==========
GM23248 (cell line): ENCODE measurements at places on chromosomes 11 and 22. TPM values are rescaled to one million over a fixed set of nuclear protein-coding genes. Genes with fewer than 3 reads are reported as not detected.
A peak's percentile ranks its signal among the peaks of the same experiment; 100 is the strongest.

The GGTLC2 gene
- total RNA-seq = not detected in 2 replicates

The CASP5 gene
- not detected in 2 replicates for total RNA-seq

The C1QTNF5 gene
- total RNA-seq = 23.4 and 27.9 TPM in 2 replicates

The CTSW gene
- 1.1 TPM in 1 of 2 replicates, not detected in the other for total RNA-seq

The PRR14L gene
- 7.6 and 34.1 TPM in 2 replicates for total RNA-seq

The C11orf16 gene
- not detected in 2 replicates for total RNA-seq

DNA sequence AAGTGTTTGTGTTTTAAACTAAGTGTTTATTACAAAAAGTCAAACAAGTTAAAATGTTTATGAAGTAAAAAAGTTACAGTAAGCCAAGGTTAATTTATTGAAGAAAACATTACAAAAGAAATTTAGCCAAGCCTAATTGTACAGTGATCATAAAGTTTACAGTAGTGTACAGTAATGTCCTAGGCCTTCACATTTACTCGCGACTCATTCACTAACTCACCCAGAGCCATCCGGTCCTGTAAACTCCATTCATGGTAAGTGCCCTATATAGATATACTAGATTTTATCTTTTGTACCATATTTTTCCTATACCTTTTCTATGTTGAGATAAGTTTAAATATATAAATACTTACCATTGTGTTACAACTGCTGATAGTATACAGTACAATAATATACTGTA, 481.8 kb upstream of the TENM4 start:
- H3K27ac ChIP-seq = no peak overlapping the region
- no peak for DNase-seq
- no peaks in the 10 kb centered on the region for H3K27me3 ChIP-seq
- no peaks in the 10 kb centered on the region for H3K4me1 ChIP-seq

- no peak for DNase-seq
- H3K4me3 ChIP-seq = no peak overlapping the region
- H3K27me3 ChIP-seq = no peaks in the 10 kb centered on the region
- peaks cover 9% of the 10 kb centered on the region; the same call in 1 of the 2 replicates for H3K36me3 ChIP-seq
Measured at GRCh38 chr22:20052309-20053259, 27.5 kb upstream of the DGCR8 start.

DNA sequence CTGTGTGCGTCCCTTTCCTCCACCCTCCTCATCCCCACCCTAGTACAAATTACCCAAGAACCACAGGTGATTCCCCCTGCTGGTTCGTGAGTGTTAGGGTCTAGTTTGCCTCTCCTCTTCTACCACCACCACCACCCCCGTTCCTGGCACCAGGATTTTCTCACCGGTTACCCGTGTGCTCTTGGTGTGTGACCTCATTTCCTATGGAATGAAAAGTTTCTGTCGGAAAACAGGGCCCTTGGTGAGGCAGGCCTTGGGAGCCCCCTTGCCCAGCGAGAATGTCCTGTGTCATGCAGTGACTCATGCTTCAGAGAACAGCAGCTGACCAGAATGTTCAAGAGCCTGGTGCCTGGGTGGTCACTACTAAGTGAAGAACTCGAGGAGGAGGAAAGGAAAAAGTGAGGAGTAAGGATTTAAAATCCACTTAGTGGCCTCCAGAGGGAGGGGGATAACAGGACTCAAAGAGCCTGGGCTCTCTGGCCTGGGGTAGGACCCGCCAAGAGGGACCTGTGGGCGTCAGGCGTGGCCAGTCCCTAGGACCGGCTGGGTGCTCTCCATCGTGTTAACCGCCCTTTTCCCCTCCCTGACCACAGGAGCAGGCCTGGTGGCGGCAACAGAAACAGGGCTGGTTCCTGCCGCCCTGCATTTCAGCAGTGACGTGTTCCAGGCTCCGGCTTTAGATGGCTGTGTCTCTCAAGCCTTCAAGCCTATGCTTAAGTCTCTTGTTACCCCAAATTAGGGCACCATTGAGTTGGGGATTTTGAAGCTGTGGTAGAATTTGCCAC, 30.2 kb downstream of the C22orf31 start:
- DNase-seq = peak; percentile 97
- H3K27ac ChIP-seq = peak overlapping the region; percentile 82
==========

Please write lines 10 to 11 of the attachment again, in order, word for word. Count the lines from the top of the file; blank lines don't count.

- 1.1 TPM in 1 of 2 replicates, not detected in the other for total RNA-seq

The PRR14L gene